The three township supervisors even started carrying handguns for protection, according to trial testimony, and made plans to install "bulletproof" glass at the transaction window. (Stoner pointed out in a prison letter to live-in girlfriend and co-defendant Emily Winand that the glass is actually only bullet resistant and that 5.56 Raufoss rounds would cut through it "like a hot knife through butter.")

Packing BB gun: When Stoner went to the Conewago Township building on Aug. 4, 2016, and allegedly made a garbled threat that Conewago Township could turn into Dallas, he had a sheath knife on his belt and what appeared to be a handgun strapped to his thigh, according to trial testimony.

Stoner was charged with disrupting a public meeting and disorderly conduct after his encounter at a Conewago Township board of supervisors meeting on Aug. 3, 2016.

In response to the defense theory that Stoner was all talk, Terz at trial reminded jurors that in a letter to Winand from York County Prison, he instructed her to buy armor-piercing ammunition.

'Stock up': "Just get as much of the 5.56 armer piercing Raufoss that you can. That's the best ammo ... for the AR. Those are the 'cop killers.' Which I think we should stock up on right now!"

Terz also reminded jurors that when an officer arrested Stoner on Aug. 5, 2016, for his alleged threat the day before to the Conewago Township manager, an angry Stoner told the officer, "Your days are numbered."

And when a different Northern Regional officer arrested Stoner for allegedly disrupting an Aug. 3, 2016, township meeting, he told the officer,  "You know that safety contingency plan? You're gonna need it."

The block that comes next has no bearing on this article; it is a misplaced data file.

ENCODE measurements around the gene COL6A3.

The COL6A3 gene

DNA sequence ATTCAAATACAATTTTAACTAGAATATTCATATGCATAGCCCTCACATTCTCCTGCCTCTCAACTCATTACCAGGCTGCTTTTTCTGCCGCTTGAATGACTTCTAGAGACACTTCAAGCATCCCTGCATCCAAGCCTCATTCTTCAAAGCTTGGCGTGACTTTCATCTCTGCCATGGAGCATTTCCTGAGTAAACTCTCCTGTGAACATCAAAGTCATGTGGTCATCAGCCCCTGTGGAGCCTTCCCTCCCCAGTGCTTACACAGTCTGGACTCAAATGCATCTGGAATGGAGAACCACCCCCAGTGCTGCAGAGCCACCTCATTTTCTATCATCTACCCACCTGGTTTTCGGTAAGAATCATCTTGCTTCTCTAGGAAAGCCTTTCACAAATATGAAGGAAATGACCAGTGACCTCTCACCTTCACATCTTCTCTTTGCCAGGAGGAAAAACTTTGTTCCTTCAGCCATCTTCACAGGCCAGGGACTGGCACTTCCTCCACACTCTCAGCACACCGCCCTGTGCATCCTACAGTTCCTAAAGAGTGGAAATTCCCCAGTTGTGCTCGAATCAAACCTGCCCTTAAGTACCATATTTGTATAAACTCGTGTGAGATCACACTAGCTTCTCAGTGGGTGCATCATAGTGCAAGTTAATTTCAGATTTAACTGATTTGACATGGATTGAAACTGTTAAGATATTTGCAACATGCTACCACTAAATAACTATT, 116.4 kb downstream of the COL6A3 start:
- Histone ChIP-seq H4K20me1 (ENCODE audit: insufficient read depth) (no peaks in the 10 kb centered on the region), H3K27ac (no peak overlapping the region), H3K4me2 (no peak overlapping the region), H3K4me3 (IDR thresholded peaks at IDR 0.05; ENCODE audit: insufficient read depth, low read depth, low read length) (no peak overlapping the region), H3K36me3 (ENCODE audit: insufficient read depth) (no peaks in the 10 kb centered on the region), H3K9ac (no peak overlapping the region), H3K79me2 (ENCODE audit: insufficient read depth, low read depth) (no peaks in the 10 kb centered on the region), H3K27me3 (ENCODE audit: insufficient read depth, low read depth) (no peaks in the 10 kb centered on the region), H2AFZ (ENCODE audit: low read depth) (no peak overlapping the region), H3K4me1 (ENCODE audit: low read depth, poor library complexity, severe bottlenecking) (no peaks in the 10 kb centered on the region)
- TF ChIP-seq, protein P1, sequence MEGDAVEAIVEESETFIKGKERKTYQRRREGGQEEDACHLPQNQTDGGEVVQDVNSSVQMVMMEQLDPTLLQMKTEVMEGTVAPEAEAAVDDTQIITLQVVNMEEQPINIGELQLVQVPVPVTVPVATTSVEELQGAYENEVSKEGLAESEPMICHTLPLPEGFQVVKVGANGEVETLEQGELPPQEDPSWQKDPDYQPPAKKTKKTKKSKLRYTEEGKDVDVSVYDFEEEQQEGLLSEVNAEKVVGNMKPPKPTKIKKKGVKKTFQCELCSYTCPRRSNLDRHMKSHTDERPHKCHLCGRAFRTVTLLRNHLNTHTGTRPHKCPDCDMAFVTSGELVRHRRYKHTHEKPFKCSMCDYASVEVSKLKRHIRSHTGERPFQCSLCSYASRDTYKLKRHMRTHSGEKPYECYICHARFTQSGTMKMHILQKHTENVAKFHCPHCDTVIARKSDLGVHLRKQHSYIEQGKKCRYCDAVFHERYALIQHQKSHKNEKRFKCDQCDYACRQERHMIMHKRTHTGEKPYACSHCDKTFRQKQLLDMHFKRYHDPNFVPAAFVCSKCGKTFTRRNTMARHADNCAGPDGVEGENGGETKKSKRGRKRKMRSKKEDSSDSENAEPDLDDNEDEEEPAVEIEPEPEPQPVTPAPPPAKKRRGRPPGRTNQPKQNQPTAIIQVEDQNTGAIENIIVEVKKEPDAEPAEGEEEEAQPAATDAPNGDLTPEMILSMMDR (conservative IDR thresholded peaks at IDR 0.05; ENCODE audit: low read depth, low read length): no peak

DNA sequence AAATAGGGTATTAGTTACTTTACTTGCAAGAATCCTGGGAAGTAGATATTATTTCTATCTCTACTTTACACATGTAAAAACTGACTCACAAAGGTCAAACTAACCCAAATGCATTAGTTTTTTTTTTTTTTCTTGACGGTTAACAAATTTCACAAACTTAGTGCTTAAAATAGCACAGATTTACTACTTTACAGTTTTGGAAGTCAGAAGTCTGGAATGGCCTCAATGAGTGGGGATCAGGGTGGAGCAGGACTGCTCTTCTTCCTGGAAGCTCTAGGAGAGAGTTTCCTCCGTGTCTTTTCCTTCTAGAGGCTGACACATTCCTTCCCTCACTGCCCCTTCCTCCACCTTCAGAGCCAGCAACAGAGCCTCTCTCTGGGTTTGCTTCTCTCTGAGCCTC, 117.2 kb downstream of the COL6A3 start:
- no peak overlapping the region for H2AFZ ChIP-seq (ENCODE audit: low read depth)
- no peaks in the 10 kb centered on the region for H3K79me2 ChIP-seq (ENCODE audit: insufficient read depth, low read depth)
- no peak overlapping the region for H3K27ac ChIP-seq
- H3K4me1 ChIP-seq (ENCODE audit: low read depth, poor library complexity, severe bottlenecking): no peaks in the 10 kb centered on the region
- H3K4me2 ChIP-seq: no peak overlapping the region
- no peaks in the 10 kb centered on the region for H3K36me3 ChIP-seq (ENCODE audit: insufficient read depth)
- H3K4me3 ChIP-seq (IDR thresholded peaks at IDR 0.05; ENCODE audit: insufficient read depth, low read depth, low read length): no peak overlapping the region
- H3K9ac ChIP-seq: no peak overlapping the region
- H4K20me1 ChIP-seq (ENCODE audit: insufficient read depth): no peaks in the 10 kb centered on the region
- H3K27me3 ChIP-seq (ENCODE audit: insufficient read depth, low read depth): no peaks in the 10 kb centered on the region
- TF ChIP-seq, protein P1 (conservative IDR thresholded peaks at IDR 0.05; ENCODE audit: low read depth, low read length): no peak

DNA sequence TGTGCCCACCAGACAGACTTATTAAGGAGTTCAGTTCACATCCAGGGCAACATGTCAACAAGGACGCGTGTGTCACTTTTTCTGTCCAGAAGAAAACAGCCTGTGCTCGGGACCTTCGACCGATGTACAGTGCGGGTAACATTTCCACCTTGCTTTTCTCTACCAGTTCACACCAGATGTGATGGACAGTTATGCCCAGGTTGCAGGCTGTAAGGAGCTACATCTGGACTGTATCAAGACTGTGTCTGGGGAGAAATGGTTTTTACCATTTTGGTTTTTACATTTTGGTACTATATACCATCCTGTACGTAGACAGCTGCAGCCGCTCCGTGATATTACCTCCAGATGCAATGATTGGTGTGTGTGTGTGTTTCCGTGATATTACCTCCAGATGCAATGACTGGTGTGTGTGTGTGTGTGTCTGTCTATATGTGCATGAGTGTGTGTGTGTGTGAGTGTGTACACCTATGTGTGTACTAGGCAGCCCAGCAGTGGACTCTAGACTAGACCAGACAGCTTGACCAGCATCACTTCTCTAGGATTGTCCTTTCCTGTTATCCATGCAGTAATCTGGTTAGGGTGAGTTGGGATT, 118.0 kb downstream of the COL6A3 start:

Testimony revealed the township had posted a number of flyers in the building on "how to respond when an active shooter is in your vicinity." Testimony indicated the active-shooter flyers were the only safety contingency plan the township had.

The background: Stoner had been clashing with Conewago Township officials and Northern Regional Police for some time when he allegedly disrupted the township supervisors' Aug. 3, 2016, public meeting and was arrested and removed.

It was the next day that he and Winand returned to the building and spoke with township manager Lou Anne Bostic. It was to her that Stoner made a garbled statement referencing the July 2016 police massacre in Dallas.

He and Winand then posted videos of both confrontations on YouTube.

Winand, 28, was set to stand trial with Stoner but in October pleaded guilty to obstruction of justice and conspiracy to transmit a threat via interstate commerce.

Her federal sentencing hearing is scheduled for Sept. 12.

Stoner still has pending York County cases, but he told the judge on Thursday he's been told those cases would be dismissed after he was sentenced federally.

— Reach Liz Evans Scolforo at levans@yorkdispatch.com or on Twitter at @LizScolforoYD.